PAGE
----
WHILE this article isn't intended to put you to sleep, it hopes to show how a spiritual sense of rest can result in refreshment and well-being. I used to be a slave to sleep. Waking up before I'd had my eight hours produced an unvarying litany of worries: first a rundown of current problems, then fretting over how not sleeping would make them impossible to solve.
But then one morning at about two o'clock on a day that stretched ahead with no letup of high-pressure tasks, I decided there must be a solution. This chronic waking up, fretting, and then sentencing myself to a variety of failures simply would not do!
I had learned through reading the Bible in my study of Christian Science that God made man in His own image and likeness.1 I knew that this perfect spiritual image was my real being; that it was complete and whole, never separated from God; that it wasn't dependent on any set period of sleep.
So instead of just lying there worrying, I got up and opened my Bible to Matthew, where Jesus said, ``Come unto me, all ye that labour and are heavy laden, and I will give you rest.'' I suddenly saw that this same Christly rest was available to me right then. I kept reading, encouraged that finally I was onto something that could help heal the fear of sleeplessness that had plagued me for so long. ``Take my yoke upon you,'' Jesus continues, ``and learn of me; for I am meek and lowly in heart: and ye shall find rest unto your souls. For my yoke is easy, and my burden is light.''2
``Rest unto your souls.'' If ever a soul needed rest, mine did. So I prayed to know what I needed to learn of Christ in order to break this pattern of waking up, worrying, and suffering.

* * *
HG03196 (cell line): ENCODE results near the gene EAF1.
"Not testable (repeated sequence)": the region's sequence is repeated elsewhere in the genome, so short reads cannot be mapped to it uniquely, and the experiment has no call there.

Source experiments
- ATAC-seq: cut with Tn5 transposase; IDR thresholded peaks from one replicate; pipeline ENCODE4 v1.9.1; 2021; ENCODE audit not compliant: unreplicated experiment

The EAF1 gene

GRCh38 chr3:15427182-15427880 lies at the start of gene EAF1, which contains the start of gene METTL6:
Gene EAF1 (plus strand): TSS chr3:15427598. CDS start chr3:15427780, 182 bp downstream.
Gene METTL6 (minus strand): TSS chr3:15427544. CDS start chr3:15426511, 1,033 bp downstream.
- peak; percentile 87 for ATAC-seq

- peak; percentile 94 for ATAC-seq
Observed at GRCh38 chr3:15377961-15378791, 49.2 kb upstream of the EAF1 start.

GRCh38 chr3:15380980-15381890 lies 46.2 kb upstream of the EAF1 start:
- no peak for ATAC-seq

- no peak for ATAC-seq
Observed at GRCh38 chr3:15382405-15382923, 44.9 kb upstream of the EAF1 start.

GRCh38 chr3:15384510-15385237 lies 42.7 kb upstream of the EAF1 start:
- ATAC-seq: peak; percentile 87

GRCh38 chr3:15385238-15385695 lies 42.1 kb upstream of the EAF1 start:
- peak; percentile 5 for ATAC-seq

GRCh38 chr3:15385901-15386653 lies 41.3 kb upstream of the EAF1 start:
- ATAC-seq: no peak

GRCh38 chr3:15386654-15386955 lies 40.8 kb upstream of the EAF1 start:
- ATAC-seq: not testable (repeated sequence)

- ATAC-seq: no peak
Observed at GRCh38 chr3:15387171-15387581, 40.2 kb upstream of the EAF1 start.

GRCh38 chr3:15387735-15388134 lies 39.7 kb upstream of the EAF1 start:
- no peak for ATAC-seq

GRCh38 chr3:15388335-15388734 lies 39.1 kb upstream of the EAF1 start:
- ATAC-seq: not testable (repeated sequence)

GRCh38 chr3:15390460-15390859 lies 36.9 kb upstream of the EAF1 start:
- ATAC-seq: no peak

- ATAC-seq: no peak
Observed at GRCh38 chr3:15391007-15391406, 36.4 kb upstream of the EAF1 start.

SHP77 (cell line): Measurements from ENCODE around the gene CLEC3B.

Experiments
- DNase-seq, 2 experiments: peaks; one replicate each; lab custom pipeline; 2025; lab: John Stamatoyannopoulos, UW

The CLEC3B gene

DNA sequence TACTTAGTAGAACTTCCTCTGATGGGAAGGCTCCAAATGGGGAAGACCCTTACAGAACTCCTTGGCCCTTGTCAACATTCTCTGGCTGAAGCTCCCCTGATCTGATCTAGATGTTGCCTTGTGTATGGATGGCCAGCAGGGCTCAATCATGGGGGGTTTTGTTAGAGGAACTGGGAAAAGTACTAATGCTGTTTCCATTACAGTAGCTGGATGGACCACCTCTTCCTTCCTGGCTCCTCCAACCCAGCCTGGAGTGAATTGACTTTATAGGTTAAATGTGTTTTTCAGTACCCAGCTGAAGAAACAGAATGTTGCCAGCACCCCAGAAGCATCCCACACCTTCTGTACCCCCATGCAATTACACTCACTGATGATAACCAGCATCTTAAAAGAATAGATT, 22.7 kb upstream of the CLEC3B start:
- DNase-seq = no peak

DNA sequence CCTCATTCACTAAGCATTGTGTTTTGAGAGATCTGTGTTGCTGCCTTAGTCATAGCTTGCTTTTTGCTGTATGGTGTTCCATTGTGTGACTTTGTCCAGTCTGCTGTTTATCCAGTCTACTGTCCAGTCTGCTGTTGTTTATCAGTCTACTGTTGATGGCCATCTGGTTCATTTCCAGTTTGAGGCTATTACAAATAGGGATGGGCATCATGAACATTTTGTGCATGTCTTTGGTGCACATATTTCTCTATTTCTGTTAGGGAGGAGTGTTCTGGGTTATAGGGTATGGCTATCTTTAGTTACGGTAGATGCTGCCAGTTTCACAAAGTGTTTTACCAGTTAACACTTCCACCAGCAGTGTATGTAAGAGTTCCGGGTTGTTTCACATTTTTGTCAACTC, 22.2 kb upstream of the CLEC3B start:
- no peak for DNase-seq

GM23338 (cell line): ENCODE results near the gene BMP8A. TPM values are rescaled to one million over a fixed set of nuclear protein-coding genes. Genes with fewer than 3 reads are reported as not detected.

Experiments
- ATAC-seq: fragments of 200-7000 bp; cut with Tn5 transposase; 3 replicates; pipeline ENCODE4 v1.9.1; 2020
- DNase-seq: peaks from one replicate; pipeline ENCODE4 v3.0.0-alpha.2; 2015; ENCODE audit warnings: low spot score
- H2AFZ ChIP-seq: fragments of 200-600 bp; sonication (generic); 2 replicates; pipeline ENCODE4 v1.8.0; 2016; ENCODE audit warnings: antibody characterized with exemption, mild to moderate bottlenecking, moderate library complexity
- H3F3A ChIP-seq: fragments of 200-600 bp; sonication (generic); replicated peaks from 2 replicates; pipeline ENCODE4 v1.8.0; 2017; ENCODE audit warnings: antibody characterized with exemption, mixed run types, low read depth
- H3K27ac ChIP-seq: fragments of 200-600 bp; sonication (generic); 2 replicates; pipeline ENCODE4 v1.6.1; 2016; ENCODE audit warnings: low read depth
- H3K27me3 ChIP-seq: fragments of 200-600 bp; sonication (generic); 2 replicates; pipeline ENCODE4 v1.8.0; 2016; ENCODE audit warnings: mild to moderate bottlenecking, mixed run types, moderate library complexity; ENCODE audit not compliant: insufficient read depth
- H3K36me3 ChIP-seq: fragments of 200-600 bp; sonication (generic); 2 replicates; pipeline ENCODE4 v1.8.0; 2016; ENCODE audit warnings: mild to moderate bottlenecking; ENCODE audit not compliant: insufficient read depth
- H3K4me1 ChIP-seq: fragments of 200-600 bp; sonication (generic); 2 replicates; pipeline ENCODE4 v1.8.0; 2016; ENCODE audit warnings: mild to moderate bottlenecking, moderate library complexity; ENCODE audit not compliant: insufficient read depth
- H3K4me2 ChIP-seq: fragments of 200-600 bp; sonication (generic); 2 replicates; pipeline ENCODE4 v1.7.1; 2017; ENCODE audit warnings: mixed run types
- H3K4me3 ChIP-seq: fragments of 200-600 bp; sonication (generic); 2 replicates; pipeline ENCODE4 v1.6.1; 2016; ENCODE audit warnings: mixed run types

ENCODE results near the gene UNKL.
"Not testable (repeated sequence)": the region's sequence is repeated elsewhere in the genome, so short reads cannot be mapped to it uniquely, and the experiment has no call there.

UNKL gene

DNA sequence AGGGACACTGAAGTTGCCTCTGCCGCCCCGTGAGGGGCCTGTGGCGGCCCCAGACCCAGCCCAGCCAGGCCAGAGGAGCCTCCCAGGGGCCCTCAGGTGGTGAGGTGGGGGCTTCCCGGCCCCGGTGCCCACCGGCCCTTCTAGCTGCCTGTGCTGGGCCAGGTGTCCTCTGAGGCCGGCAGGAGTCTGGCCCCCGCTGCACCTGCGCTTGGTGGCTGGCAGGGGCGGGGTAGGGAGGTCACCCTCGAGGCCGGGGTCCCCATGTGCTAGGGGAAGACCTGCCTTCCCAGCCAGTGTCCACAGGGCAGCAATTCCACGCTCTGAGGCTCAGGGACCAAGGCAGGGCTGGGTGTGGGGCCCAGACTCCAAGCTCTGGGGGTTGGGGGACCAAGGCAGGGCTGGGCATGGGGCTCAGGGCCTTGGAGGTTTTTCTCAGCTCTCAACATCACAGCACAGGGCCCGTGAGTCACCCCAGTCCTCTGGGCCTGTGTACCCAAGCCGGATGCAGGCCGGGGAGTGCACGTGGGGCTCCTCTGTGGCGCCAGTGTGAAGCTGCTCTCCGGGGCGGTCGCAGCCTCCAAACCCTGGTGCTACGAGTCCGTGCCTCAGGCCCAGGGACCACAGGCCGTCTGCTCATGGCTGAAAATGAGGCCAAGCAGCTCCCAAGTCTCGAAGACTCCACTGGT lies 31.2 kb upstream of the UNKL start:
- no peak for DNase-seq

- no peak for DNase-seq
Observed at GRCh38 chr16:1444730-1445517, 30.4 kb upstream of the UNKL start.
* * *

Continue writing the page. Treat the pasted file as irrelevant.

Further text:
A passage from Science and Health with Key to the Scriptures by Mary Baker Eddy, who discovered and founded Christian Science, was wonderfully reassuring. She writes, referring to God as Truth, ``The consciousness of Truth rests us more than hours of repose in unconsciousness.''3 Do I believe that without eight hours' sleep I can't achieve harmony and balance in my life? If I do believe such a thing, am I not denying my spirituality as God's child?
When I put it to myself that way, it sounded so ridiculous that I began to reject the long-held concept that a certain number of hours of unconscious repose was essential to my well-being. Certainly it's natural and normal to have peaceful sleep. But we need not be slaves to a prescribed number of hours of sleep.
I spent an hour or two that early morning praying and studying and rejoicing in the wonderful possibility that I could be free from this seemingly entrenched belief in the necessity of having so many hours of sleep. Finally, peaceful and content with ``the consciousness of Truth,'' I did sleep what was left of the night and woke refreshed the next morning. My day went wonderfully well, everything getting attended to with all the grace and dominion I could possibly have wished.
Although it has taken plenty of prayer since that night to protect my gains, when I really do claim my unity with God and the liberty this oneness assures, either I don't wake up at all or I make such good use of the time that all those once-certain penalties never occur.
So the next time you're sleepless, don't lie there and fret. Use the time to pray, rejoicing in ``the consciousness of Truth,'' in the consciousness of God's presence and the fact that the man God created (your real selfhood) is spiritual and complete, never needing unconsciousness to ensure his well-being. This just could be the start of lasting freedom from the tyranny of sleeplessness.
1See Genesis 1:26, 27. 2Matthew 11:28-30. 3Science and Health, p. 218. You can find more articles like this one in the Christian Science Sentinel, a weekly magazine. DAILY BIBLE VERSE: Thou wilt keep him in perfect peace, whose mind is stayed on thee: because he trusteth in thee. Trust ye in the Lord for ever. Isaiah 26:3,4